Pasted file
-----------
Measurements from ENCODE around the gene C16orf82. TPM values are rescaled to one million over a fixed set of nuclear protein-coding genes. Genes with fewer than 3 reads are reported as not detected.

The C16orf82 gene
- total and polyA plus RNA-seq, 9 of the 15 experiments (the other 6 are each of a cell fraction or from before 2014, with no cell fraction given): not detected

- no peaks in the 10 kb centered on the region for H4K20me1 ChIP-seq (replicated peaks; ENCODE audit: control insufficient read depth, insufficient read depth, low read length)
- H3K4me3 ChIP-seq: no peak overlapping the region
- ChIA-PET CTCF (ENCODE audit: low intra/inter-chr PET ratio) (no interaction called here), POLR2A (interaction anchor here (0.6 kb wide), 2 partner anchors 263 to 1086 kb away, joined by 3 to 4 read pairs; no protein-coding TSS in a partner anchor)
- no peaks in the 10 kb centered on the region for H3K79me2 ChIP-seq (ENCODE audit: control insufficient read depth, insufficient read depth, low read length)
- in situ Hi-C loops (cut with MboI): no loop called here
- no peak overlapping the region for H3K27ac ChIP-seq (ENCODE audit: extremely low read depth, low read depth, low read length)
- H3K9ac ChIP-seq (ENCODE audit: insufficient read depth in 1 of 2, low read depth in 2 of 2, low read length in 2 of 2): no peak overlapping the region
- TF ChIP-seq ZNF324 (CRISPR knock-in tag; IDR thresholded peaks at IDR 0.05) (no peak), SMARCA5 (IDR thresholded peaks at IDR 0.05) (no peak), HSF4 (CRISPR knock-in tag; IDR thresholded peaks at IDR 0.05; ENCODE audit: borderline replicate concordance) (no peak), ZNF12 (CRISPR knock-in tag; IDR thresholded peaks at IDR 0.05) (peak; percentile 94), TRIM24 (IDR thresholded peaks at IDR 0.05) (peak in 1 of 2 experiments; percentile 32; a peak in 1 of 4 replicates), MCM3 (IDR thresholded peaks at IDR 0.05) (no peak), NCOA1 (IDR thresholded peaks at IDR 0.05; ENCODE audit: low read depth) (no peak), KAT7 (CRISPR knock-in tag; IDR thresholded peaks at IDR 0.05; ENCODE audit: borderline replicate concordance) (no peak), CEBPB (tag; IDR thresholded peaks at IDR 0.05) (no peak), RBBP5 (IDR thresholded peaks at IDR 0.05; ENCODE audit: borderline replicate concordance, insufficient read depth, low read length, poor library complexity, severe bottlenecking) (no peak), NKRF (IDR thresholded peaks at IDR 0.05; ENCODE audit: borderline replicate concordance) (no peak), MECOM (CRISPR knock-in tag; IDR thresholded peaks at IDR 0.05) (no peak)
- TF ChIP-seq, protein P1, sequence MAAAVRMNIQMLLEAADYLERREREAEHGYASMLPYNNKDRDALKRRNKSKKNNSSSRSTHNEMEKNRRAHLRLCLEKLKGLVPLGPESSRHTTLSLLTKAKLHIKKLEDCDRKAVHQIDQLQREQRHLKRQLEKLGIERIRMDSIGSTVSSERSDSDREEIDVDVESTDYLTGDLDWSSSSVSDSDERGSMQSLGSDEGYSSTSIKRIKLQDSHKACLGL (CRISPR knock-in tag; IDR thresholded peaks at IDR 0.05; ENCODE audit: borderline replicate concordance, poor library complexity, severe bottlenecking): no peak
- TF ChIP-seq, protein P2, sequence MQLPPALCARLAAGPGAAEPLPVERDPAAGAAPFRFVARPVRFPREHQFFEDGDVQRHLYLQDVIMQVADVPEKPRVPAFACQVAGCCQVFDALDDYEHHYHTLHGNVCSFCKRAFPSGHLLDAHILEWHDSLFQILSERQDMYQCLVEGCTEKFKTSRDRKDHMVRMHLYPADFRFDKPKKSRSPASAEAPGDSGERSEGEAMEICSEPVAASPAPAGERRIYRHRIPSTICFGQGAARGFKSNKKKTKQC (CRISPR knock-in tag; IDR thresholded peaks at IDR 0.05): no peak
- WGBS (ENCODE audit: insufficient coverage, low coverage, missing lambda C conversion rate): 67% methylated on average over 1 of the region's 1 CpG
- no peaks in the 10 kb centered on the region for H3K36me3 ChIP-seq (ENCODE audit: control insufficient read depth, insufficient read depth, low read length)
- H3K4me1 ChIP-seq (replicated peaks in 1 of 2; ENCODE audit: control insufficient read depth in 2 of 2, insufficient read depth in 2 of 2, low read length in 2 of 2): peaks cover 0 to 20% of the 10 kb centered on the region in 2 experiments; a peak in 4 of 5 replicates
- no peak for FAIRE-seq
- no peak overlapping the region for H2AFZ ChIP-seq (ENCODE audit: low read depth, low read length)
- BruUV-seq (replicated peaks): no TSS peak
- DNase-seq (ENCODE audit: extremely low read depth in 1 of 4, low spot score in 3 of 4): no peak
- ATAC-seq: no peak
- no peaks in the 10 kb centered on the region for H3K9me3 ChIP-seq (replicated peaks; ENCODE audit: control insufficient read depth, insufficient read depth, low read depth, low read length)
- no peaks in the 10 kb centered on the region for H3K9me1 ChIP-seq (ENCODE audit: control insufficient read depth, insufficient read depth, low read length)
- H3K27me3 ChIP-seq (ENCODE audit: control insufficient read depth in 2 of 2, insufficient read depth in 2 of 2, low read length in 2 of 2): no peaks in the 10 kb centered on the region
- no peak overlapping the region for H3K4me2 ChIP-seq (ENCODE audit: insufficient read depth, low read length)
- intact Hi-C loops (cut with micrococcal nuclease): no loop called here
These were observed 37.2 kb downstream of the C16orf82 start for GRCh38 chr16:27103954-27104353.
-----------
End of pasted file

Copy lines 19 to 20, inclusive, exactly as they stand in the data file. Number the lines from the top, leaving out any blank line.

- BruUV-seq (replicated peaks): no TSS peak
- DNase-seq (ENCODE audit: extremely low read depth in 1 of 4, low spot score in 3 of 4): no peak